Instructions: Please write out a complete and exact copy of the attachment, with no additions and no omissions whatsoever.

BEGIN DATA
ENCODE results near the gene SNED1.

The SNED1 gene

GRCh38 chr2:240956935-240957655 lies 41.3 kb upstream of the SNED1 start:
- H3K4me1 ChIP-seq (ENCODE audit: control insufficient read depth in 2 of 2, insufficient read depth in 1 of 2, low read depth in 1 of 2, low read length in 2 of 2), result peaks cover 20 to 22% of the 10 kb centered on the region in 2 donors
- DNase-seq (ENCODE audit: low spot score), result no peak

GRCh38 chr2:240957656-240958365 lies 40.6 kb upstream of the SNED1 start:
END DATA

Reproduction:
ENCODE results near the gene SNED1.

The SNED1 gene

GRCh38 chr2:240956935-240957655 lies 41.3 kb upstream of the SNED1 start:
- H3K4me1 ChIP-seq (ENCODE audit: control insufficient read depth in 2 of 2, insufficient read depth in 1 of 2, low read depth in 1 of 2, low read length in 2 of 2), result peaks cover 20 to 22% of the 10 kb centered on the region in 2 donors
- DNase-seq (ENCODE audit: low spot score), result no peak

GRCh38 chr2:240957656-240958365 lies 40.6 kb upstream of the SNED1 start: